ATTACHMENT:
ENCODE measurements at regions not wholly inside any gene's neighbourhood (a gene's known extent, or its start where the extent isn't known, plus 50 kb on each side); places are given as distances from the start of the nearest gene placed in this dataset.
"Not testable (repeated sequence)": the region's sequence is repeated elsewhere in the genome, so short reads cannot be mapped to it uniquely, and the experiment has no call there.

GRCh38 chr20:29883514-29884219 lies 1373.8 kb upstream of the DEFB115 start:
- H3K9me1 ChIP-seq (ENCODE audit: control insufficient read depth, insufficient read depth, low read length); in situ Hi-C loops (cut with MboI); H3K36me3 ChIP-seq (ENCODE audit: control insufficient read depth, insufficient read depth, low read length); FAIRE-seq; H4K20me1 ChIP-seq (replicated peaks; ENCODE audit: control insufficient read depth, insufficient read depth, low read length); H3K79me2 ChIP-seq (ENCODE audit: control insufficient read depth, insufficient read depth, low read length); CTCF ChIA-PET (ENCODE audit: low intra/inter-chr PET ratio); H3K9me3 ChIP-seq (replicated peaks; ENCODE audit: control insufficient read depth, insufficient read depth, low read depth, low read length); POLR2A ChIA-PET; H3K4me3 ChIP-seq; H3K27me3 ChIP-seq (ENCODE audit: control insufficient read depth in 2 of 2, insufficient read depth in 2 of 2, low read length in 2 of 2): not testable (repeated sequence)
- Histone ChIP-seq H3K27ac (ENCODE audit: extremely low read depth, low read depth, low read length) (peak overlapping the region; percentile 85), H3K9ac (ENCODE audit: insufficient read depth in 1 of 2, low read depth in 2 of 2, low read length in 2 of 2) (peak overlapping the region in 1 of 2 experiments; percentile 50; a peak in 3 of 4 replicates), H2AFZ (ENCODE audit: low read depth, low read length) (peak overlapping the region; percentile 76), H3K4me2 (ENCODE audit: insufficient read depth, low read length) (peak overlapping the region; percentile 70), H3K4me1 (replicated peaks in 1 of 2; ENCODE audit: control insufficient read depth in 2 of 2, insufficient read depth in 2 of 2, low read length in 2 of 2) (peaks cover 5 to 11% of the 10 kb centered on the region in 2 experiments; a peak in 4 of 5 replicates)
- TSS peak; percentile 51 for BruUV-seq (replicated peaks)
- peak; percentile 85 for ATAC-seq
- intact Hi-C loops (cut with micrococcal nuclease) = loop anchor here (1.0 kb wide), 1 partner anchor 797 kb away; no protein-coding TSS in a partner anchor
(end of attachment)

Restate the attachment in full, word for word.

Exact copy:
ENCODE measurements at regions not wholly inside any gene's neighbourhood (a gene's known extent, or its start where the extent isn't known, plus 50 kb on each side); places are given as distances from the start of the nearest gene placed in this dataset.
"Not testable (repeated sequence)": the region's sequence is repeated elsewhere in the genome, so short reads cannot be mapped to it uniquely, and the experiment has no call there.

GRCh38 chr20:29883514-29884219 lies 1373.8 kb upstream of the DEFB115 start:
- H3K9me1 ChIP-seq (ENCODE audit: control insufficient read depth, insufficient read depth, low read length); in situ Hi-C loops (cut with MboI); H3K36me3 ChIP-seq (ENCODE audit: control insufficient read depth, insufficient read depth, low read length); FAIRE-seq; H4K20me1 ChIP-seq (replicated peaks; ENCODE audit: control insufficient read depth, insufficient read depth, low read length); H3K79me2 ChIP-seq (ENCODE audit: control insufficient read depth, insufficient read depth, low read length); CTCF ChIA-PET (ENCODE audit: low intra/inter-chr PET ratio); H3K9me3 ChIP-seq (replicated peaks; ENCODE audit: control insufficient read depth, insufficient read depth, low read depth, low read length); POLR2A ChIA-PET; H3K4me3 ChIP-seq; H3K27me3 ChIP-seq (ENCODE audit: control insufficient read depth in 2 of 2, insufficient read depth in 2 of 2, low read length in 2 of 2): not testable (repeated sequence)
- Histone ChIP-seq H3K27ac (ENCODE audit: extremely low read depth, low read depth, low read length) (peak overlapping the region; percentile 85), H3K9ac (ENCODE audit: insufficient read depth in 1 of 2, low read depth in 2 of 2, low read length in 2 of 2) (peak overlapping the region in 1 of 2 experiments; percentile 50; a peak in 3 of 4 replicates), H2AFZ (ENCODE audit: low read depth, low read length) (peak overlapping the region; percentile 76), H3K4me2 (ENCODE audit: insufficient read depth, low read length) (peak overlapping the region; percentile 70), H3K4me1 (replicated peaks in 1 of 2; ENCODE audit: control insufficient read depth in 2 of 2, insufficient read depth in 2 of 2, low read length in 2 of 2) (peaks cover 5 to 11% of the 10 kb centered on the region in 2 experiments; a peak in 4 of 5 replicates)
- TSS peak; percentile 51 for BruUV-seq (replicated peaks)
- peak; percentile 85 for ATAC-seq
- intact Hi-C loops (cut with micrococcal nuclease) = loop anchor here (1.0 kb wide), 1 partner anchor 797 kb away; no protein-coding TSS in a partner anchor